Israeli Films

Israeli Films, Now Streaming

09/19/2012
Special To The Jewish Week

Looking for a little Israeli culture but don’t want to leave your house? Well, how about streaming an award-winning Israeli movie with your choice of snack: popcorn or bamba (Israel’s snack of choice, peanut-butter puffed goodness). Make it the ultimate movie night with one of the Israeli classics like “Sallah Shabati” or even a film in movie theaters right now.

A scene from “Aviva, My Love,” an Israeli film available on new JCC in Manhattan streaming website.

Israeli Films Continue To Challenge National Policies

Critical portrayals of Jerusalem are increasingly popular, at home and abroad.

05/06/2014
Special To The Jewish Week
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Every spring, as Israel Independence Day nears, I receive many requests from institutions seeking to screen a film that celebrates Israel. They’re not looking for one with a complicated or progressive view of Israel; they’re looking for a new, good old-fashioned, unquestionably Zionist film. As director of the Israel Film Center at The JCC in Manhattan, I try to see all the quality Israeli films, and every year I have a hard time finding such films to celebrate Israel Independence Day.

Ari Folman’s “Waltz With Bashir,” a critical look at Israel’s 1982 War in Lebanon. Courtesy of Sony Pictures Classic

Israel’s “Footnote” Gets Oscar Nod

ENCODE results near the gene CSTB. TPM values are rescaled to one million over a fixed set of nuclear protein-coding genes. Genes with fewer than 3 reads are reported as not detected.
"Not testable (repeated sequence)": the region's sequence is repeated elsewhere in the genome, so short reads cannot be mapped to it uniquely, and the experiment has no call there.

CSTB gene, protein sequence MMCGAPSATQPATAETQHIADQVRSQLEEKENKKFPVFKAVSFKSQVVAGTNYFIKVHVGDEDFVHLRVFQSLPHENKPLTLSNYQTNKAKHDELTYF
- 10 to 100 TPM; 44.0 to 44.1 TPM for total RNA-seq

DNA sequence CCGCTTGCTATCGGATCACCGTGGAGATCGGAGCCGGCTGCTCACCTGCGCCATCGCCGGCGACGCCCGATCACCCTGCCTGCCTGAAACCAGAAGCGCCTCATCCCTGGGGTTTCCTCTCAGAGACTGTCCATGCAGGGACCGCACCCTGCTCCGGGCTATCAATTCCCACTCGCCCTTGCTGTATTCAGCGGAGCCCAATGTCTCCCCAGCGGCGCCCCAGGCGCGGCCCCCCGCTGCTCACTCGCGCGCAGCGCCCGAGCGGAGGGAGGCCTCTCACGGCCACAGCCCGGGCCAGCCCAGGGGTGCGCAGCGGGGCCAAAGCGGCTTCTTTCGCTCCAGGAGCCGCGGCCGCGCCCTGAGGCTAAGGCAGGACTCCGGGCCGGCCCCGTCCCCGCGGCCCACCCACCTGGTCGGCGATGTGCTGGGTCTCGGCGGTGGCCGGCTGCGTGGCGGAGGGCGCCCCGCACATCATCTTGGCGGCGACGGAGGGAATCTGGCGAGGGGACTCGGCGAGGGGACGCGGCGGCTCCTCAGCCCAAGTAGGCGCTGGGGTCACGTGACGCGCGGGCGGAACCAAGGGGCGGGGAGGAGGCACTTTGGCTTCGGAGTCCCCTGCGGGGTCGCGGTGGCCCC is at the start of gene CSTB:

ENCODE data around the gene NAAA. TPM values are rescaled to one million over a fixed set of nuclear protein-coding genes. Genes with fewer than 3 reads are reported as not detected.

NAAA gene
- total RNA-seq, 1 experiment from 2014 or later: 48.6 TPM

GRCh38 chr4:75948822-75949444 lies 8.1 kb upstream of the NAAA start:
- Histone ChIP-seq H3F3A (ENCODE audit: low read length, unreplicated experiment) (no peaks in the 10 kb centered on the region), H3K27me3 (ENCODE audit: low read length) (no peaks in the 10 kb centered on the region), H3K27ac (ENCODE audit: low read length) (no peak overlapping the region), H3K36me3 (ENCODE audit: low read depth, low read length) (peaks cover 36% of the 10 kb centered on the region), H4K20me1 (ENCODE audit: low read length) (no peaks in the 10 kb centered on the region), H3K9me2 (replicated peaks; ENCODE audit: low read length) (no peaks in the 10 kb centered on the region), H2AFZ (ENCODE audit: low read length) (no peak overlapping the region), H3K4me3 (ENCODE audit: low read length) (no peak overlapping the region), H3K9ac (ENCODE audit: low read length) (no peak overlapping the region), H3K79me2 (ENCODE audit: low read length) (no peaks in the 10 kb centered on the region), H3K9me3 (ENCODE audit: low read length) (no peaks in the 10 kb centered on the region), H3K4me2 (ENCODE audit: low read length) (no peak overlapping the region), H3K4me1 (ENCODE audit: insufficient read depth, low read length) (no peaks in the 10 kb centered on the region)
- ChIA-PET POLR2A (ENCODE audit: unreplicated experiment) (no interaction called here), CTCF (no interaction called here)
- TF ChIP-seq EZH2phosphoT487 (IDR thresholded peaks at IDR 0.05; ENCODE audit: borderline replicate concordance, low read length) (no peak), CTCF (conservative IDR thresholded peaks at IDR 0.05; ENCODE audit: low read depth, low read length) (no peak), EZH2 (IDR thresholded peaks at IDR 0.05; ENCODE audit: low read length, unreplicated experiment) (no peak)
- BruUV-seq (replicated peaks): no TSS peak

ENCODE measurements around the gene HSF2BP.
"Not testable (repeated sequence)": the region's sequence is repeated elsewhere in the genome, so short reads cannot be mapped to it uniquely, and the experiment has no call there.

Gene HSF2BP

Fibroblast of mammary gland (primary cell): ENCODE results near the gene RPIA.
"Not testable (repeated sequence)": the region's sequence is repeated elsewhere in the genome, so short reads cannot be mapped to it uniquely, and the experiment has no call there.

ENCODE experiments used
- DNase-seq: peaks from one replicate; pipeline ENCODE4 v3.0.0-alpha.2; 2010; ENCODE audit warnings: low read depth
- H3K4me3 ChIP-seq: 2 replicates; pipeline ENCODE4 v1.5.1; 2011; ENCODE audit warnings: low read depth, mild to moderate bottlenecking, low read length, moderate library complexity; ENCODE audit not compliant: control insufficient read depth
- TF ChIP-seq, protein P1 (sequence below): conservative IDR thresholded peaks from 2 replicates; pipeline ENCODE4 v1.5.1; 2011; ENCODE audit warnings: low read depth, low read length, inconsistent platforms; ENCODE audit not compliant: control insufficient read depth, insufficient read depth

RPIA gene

01/24/2012

(JTA) -- “Footnote,” Israel’s Oscar entry for best foreign-language film, was nominated for an Academy Award.

The nominations were released Tuesday by the Academy of Motion Picture Arts and Sciences.

“Footnote,” directed and written by Joseph Cedar, centers on the rivalry between a father and son, both famous Talmudic scholars in Jerusalem.

At Sundance, View Of Israel Ranges From Critical To Abysmal

01/24/2012

PARK CITY, Utah (JTA) – For Israel fans, it's all pain and anguish this year at the Sundance Film Festival.

Unlike in years past at America’s top independent film fest, when feature films exploring the nuances of Israeli life offset some hard-hitting documentaries – such as in 2007 when the award-winning “Sweet Mud” contrasted with “Hothouse” – 2012 has no such leavening agents. At the venues in this mountainous ski town showing the films this week, the views of Israel range from critical to abysmal.

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